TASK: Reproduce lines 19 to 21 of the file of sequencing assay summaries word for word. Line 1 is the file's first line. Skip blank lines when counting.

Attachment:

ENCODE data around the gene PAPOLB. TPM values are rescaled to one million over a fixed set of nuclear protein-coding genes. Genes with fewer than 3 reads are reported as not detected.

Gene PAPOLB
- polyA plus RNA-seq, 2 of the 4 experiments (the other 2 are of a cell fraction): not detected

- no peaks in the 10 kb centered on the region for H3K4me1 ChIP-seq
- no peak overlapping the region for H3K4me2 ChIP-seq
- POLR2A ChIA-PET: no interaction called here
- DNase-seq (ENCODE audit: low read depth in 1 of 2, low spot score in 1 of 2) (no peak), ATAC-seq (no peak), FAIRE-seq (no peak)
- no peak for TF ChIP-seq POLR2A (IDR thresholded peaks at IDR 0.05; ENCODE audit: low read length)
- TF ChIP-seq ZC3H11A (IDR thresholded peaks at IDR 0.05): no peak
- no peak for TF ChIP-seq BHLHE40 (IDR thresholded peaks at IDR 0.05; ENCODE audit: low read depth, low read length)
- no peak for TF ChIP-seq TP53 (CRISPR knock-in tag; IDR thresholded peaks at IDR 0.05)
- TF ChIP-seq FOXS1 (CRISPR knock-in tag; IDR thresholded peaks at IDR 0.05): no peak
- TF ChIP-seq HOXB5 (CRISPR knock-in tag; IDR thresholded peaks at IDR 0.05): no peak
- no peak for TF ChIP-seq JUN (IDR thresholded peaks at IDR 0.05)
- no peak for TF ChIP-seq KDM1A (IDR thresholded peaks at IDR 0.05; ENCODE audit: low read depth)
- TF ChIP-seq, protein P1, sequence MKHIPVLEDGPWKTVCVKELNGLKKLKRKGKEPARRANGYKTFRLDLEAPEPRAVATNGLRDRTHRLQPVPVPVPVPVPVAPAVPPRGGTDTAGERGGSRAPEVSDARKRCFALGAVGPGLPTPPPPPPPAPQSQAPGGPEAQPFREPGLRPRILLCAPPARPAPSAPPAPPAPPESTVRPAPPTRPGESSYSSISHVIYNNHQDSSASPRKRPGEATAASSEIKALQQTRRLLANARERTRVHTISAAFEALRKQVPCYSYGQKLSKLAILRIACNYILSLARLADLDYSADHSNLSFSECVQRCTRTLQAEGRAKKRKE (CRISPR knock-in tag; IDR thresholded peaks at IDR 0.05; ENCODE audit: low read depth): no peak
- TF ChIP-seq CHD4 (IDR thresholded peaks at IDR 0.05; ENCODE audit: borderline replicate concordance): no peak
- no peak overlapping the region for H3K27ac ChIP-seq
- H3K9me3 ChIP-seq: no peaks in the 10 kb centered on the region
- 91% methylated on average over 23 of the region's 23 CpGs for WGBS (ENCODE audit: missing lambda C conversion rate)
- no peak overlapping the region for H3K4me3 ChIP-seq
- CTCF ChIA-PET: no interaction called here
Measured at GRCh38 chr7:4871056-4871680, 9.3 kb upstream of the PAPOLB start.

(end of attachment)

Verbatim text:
- H3K9me3 ChIP-seq: no peaks in the 10 kb centered on the region
- 91% methylated on average over 23 of the region's 23 CpGs for WGBS (ENCODE audit: missing lambda C conversion rate)
- no peak overlapping the region for H3K4me3 ChIP-seq